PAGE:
Rip Van Winkle Waking Up In a “Post-COVID World”

by | Jul 1, 2020 | Formation, Reflections, Systemic change

“Post-COVID World”

“Post-COVID World” is a phrase that slipped into our vocabulary. It gives voice to our longing for the COVID crisis to be over. It is also a phrase that means different things to different people.

For some, it triggers a nostalgia for the world we used to know in the days before the pandemic. For others, it triggers a concern about what “the new normal” will look like. For me, it evokes the American classic “Rip Van Winkle.” Rip Van Winkle, as Washington Irving tells it, fell asleep in the Catskill Mountains and wakes up 20 years later, having missed the American Revolution.

It is not so much that we have slept through the Digital Revolution. It is more that our efforts to cope with COVID 19 are waking us up to the much broader implications and possibilities of living in a digital world.

Becoming consciously aware of a digital culture

For over twenty years we have been living in the very early stages of a “digital revolution.” We are just now beginning to realize how this digital revolution is impacting every facet of our lives.

Sure, most people have learned to use some of the now ubiquitous applications of email, Facebook, Instant Messaging, Instagram, TikTok, etc. But we haven’t been awake to how digital technology is changing the landscape of our lives. In my opinion, one application is beginning to help us up to envisioning new ways of communicating, learning, how we use space, etc.

In the midst of the devastation of COVID 19 “Zoom” has become a frequently used word with many people even recognizing a new illness – “Zoom fatigue.” “Zoom” is just the most accepted form of technology that is changing the way we communicate, learn, the place where we work, and how we relax and interact. (Oh, to have had stock in Zoom last year!) It is opening our eyes to different forms of presence.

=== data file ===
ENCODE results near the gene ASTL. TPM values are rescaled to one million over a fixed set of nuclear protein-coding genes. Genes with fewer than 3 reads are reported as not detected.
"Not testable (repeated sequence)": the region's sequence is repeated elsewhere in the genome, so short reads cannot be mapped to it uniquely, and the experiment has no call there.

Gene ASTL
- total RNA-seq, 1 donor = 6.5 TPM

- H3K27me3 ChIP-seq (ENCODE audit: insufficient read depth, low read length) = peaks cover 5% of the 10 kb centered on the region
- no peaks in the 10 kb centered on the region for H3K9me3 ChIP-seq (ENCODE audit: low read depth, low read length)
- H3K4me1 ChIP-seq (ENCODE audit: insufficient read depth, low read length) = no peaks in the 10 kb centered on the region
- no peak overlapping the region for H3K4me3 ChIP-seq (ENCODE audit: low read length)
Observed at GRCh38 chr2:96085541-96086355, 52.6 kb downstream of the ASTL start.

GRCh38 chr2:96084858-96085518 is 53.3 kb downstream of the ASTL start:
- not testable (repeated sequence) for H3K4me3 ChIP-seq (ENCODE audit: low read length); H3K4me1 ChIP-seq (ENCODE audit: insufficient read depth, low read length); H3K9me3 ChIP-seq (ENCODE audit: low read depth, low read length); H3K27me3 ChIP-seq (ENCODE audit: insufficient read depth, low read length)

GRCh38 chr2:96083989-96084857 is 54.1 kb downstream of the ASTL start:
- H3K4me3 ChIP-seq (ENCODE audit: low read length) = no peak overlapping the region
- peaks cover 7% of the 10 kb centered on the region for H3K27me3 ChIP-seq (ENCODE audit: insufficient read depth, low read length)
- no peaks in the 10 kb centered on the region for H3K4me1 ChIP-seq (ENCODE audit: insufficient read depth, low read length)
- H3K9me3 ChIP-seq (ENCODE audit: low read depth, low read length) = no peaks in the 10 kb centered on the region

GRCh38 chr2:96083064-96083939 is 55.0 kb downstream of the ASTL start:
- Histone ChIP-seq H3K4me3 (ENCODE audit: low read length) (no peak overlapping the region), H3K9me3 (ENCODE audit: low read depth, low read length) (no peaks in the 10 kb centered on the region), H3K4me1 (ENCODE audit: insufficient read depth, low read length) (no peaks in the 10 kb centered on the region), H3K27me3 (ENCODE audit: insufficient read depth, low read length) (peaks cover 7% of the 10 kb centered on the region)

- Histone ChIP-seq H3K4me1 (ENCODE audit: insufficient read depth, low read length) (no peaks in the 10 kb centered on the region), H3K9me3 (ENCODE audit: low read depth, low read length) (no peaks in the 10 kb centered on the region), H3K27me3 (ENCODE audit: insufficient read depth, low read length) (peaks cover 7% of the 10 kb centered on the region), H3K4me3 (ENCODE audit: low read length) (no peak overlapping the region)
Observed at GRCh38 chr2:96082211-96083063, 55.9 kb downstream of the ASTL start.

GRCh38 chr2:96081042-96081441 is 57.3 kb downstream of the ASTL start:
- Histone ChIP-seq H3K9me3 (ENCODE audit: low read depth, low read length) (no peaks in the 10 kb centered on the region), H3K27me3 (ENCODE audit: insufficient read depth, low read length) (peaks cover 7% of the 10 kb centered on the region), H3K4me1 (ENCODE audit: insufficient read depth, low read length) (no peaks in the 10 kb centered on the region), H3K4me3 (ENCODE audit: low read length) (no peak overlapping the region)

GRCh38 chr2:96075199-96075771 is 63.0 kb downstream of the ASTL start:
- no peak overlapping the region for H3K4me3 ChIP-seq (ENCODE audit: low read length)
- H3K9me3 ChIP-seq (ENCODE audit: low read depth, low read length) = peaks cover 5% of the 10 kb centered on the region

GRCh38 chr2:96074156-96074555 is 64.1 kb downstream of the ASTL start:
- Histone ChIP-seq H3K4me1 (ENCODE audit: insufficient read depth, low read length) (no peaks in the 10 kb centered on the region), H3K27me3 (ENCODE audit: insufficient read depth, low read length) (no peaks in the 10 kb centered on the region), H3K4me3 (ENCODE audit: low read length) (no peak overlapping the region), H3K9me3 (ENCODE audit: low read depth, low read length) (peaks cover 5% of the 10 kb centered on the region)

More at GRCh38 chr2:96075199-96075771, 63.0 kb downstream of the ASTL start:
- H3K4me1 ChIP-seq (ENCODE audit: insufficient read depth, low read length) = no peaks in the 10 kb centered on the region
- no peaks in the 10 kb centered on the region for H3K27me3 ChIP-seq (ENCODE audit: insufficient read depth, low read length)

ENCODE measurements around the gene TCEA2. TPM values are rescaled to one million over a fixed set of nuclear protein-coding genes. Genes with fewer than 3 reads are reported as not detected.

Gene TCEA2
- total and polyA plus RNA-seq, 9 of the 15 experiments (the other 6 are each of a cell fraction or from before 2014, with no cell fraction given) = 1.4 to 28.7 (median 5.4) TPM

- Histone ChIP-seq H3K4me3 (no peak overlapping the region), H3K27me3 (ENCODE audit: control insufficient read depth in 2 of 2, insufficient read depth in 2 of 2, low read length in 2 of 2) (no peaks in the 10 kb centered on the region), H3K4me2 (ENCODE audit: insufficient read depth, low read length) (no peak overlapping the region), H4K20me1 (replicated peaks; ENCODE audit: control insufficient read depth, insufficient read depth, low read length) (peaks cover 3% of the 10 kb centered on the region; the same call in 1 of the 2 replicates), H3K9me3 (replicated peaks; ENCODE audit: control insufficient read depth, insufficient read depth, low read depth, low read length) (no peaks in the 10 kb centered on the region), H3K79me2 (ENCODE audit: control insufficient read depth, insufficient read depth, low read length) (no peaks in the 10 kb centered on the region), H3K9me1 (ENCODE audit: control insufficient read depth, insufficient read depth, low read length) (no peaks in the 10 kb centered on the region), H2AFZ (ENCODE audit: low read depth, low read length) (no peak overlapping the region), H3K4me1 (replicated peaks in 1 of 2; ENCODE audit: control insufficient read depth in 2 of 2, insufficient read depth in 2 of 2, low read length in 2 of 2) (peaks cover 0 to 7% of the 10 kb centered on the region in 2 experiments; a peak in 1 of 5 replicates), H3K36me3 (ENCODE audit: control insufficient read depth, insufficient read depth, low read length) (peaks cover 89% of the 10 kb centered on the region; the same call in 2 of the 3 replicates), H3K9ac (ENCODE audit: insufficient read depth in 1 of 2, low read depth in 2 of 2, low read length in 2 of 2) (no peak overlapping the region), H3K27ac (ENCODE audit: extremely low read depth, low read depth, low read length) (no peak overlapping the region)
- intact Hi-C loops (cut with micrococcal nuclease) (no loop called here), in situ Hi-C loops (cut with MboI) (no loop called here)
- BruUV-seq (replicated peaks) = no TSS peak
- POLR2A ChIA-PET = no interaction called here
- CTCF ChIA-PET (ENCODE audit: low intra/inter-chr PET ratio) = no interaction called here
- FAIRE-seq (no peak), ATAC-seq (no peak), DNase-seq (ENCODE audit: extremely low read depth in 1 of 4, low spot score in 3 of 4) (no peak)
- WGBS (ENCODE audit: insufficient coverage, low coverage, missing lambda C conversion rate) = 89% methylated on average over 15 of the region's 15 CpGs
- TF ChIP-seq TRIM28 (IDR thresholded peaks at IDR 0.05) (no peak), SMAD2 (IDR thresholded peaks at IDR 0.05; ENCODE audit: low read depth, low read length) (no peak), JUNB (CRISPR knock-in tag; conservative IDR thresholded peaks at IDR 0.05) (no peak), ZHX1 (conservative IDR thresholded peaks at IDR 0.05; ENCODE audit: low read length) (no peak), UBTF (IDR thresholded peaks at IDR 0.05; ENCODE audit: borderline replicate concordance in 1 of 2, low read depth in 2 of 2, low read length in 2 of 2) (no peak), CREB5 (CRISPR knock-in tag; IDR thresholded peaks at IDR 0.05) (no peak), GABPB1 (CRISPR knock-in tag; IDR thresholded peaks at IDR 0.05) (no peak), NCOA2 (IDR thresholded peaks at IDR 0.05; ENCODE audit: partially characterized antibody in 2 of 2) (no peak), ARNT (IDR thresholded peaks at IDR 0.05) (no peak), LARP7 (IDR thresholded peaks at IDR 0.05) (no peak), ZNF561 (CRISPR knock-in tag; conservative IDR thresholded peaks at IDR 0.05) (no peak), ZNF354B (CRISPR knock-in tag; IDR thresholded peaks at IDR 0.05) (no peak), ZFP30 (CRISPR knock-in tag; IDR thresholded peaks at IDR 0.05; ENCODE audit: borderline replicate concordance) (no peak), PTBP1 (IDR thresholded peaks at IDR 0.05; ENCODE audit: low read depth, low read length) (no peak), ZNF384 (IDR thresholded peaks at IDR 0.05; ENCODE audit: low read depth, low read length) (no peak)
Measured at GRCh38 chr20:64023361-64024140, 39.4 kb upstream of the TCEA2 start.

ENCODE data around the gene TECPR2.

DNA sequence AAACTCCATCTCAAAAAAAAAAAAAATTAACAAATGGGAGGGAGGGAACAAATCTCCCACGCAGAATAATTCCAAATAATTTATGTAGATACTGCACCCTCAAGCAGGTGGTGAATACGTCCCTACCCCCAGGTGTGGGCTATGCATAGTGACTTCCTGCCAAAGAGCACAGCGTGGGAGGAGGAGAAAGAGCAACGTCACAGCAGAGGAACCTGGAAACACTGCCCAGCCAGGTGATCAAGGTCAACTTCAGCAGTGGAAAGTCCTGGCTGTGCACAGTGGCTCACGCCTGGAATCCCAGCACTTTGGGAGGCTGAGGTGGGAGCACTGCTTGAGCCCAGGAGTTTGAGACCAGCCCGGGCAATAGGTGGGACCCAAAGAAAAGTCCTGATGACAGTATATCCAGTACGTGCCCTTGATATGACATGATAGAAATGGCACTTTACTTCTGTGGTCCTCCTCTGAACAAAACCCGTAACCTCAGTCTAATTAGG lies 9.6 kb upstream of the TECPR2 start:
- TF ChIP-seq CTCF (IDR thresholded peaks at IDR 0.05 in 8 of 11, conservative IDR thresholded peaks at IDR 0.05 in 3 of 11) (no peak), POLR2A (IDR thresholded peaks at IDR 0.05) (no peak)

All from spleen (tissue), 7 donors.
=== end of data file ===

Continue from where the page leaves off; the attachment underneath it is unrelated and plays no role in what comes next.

Ecclesial and Vincentian perspectives

A nearly 20-year-old document from the Pontifical Council for Social Communications saw the broad outlines before most people. 2002 The Church and the Internet laid it out boldly…

“the Internet, which is helping bring about revolutionary changes in commerce, education, politics, journalism, the relationship of nation to nation and culture to culture—changes not just in how people communicate but in how they understand their lives.”

A separate but complementary document released the same year, Ethics and the Internet, catalogued many of the issues we are concerned with today.

Over 20 years ago ago the Final Document of the 1998 Congregation of the Mission General Assembly stated:

“We are entering into an era of information technology which brings with it unrecognized, and therefore even more insidious forms of poverty. If the poor remain without access to information technology, they will be further marginalized and locked into a cycle of poverty.”

I submit that we have just begun to become aware of how the digital revolution is changing our lives. As Vincentians we need to recognize this revolution will reinforce the already existing structures of poverty.

Vincent is reported to have said “Give a person a sandwich and you feed him for a day. Teach that person to fish and he can feed himself for a lifetime.” But what if that person has no access to a lake to fish in? We are already seeing a two -tier education become solidified. For starters… how can distance learning reach those who have no or limited internet access?

Structural information poverty should be a concern of all the followers of Vincent.


  • Am I aware that the “digital revolution” is much more profound that just using technology as a tool of communication or entertainment?
  • Do I have a vision of how technology can foster our mission as Evangelizers of the Poor?
  • How conscious am I of the long-term consequences of the structural dimensions of information poverty?


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